When your home improvement plans include installing a new fireplace, or even repairing an existing insert, be sure to speak with experts that you can trust. A simple way to know who to trust is to look for technicians, sales people, and service providers that have been certified by the National Fireplace Institute (NFI). Many fireplace dealers, like HVACDirect.com, have NFI certified technicians on staff ready to speak with you so that you know the advice you're getting is trustworthy and accurate. The same goes for your installer - having that certification will let you know they're an expert. In this article, we'll look at what that certification really means for your home project.
What is the National Fireplace Institute?
The NFI is a non-profit, independent agency that certifies technicians in the safe and proper installation, care and repair of the in-home fireplace. Each technician is put through rigorous training and testing before he or she can become certified. The emphasis of this training is put squarely on safety, which is why homeowners should look to the NFI for help with installation and repairs.
NFI’s main purpose is to provide courteous, professional service in the installation and service of residential fireplace inserts and venting systems. The Institute actively certifies technicians in fourth distinct categories:
●Gas Specialist ●Woodburning Specialist ●Pellet Specialist ●Hearth Design Specialist
How Can the NFI Help You?
When searching for a contractor to install or service your fireplace, consider this: NFI-certified specialists are fully trained in the standards and protocols that make the difference between a safe home environment and one that could turn tragic. These professionals must pass rigorous testing in the installation and service of fireplaces, inserts and stoves, including:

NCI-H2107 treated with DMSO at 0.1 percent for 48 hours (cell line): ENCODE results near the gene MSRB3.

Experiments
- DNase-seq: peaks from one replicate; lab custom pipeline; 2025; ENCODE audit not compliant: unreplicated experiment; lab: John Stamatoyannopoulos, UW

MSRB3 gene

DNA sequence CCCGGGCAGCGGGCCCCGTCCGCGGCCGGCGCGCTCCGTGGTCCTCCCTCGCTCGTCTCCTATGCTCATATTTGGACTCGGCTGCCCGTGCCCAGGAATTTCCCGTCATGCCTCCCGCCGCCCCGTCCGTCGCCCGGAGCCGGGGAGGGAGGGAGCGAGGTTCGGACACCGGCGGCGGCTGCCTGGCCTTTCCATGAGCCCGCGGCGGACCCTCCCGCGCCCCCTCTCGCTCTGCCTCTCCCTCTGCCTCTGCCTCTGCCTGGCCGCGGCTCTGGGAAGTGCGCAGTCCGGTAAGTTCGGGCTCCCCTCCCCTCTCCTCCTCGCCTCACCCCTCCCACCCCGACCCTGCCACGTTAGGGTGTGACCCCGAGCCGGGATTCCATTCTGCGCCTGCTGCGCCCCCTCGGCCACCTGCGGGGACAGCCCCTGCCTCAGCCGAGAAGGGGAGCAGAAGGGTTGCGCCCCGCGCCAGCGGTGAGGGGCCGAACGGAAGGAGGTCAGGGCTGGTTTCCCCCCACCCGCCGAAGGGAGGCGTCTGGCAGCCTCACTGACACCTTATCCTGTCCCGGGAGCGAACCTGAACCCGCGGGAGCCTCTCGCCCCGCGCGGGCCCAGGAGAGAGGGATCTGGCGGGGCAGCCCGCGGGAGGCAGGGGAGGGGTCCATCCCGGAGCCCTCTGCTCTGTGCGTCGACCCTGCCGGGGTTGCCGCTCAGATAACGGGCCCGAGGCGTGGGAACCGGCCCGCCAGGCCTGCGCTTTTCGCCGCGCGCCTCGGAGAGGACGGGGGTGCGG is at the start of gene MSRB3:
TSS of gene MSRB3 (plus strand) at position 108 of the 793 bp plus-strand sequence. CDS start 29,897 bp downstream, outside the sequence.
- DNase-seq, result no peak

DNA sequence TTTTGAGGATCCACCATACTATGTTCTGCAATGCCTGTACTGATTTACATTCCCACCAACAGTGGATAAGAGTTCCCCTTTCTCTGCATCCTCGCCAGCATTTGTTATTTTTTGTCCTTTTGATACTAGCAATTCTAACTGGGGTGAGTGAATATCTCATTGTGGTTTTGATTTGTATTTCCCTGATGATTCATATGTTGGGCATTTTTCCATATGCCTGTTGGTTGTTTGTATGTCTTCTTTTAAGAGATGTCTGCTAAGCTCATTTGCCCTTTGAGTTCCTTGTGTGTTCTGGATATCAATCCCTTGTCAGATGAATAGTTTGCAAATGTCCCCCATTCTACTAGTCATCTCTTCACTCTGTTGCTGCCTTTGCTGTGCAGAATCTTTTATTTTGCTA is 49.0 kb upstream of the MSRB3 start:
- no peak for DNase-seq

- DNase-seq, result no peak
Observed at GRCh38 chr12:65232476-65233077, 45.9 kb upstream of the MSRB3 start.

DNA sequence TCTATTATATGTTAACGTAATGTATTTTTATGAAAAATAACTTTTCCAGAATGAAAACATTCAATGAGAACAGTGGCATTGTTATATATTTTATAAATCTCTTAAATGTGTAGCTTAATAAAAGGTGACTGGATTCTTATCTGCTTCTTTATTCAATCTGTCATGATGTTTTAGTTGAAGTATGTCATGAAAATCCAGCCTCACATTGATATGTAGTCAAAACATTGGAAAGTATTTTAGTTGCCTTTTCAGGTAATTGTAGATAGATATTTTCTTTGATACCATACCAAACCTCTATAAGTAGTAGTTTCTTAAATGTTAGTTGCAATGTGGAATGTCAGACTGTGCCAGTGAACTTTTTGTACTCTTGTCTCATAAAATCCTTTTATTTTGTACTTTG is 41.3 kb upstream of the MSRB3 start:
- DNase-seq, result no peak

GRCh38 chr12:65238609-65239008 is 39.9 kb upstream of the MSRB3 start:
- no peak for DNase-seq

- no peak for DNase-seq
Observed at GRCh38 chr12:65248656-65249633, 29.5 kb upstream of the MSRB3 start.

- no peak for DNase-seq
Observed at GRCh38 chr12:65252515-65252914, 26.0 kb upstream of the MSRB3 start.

●Safety guidelines and clearances ●National building codes ●Hearth appliance requirements ●Combustion criteria ●Venting applications ●Fuel delivery issues ●Post-installation inspection & service
Though most fireplace service technicians in the marketplace are competent and will do a good job of installing or repairing your hearth appliance, an NFI-certified contractor is at the forefront of his/her profession. They are passionate about providing customers with quality service, and safety is of the utmost importance. Because of that extra attention to guidelines and protocols, selecting an NFI professional is definitely the way to go.
In fact, the entire industry seems to have recognized the need for certified technicians in this area. More customers have begun to demand NFI-certified professionals purely for the safety and service aspects. Plus, many manufacturers prefer their products be installed by technicians who have passed the NFI’s battery of tests. The federal government is even supportive of the Institute, with the Environmental Protection Agency actively recommending that consumers use NFI-certified installers and service pros.
Part of the NFI requirements is for certified technicians to be highly adept in their knowledge of building codes, fuel delivery systems, venting options, combustion criteria, safety clearances and more. Plus, they are able to apply this knowledge to all models they service.
Finding the Right Service Pro
To know you’re getting the best pro for the job, it is important to establish a few determining factors first. Technicians, specifically those with NFI backing, are experts in specialized areas: gas, wood-burning or pellet. Some service pros can be certified in all three, but it is recommended that you choose the contractor that has the skill set and knowledge that exactly matches your needs. It is important to note that regardless of specialty, all NFI techs are experts in the fields of venting, codes and safety guidelines.
The best way to make sure your service professional is certified by the National Fireplace Institute is to simply ask to see their credentials. You may also contact the Institute via phone or email to check if your contractor has successfully completed the training and testing required for certification. You may also check out the National Fireplace Institute's website for more information.